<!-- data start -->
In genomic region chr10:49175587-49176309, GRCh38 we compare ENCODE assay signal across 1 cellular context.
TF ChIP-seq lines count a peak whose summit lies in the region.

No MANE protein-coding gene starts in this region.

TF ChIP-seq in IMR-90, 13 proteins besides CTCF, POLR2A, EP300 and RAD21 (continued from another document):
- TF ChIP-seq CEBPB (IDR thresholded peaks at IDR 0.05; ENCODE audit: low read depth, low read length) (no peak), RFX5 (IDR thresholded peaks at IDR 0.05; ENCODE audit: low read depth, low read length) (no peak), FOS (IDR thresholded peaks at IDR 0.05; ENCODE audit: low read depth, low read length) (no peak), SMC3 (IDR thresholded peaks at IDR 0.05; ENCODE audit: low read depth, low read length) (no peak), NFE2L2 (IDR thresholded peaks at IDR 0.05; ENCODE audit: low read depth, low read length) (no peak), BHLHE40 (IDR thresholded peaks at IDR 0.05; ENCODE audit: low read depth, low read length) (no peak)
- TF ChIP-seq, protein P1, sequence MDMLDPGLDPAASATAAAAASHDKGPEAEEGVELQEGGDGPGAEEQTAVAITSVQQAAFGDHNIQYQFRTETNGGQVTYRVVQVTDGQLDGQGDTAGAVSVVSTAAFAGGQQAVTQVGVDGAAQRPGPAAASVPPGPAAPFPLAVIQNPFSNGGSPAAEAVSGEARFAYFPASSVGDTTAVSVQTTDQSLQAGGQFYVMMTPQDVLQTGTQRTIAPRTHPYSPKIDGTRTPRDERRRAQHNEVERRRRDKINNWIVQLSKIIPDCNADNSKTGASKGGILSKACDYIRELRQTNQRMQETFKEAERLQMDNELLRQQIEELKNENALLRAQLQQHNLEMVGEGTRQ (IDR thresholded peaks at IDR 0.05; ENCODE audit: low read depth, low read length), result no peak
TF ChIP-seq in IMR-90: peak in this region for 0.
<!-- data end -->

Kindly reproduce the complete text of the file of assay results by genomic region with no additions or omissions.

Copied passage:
In genomic region chr10:49175587-49176309, GRCh38 we compare ENCODE assay signal across 1 cellular context.
TF ChIP-seq lines count a peak whose summit lies in the region.

No MANE protein-coding gene starts in this region.

TF ChIP-seq in IMR-90, 13 proteins besides CTCF, POLR2A, EP300 and RAD21 (continued from another document):
- TF ChIP-seq CEBPB (IDR thresholded peaks at IDR 0.05; ENCODE audit: low read depth, low read length) (no peak), RFX5 (IDR thresholded peaks at IDR 0.05; ENCODE audit: low read depth, low read length) (no peak), FOS (IDR thresholded peaks at IDR 0.05; ENCODE audit: low read depth, low read length) (no peak), SMC3 (IDR thresholded peaks at IDR 0.05; ENCODE audit: low read depth, low read length) (no peak), NFE2L2 (IDR thresholded peaks at IDR 0.05; ENCODE audit: low read depth, low read length) (no peak), BHLHE40 (IDR thresholded peaks at IDR 0.05; ENCODE audit: low read depth, low read length) (no peak)
- TF ChIP-seq, protein P1, sequence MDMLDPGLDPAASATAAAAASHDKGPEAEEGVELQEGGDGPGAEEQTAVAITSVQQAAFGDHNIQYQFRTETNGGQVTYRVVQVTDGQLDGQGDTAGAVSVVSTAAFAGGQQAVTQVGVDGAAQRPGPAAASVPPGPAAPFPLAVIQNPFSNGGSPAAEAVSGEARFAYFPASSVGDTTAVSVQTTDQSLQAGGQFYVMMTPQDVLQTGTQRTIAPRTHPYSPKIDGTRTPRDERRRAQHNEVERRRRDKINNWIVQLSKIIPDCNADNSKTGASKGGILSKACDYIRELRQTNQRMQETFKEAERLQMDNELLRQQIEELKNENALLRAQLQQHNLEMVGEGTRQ (IDR thresholded peaks at IDR 0.05; ENCODE audit: low read depth, low read length), result no peak
TF ChIP-seq in IMR-90: peak in this region for 0.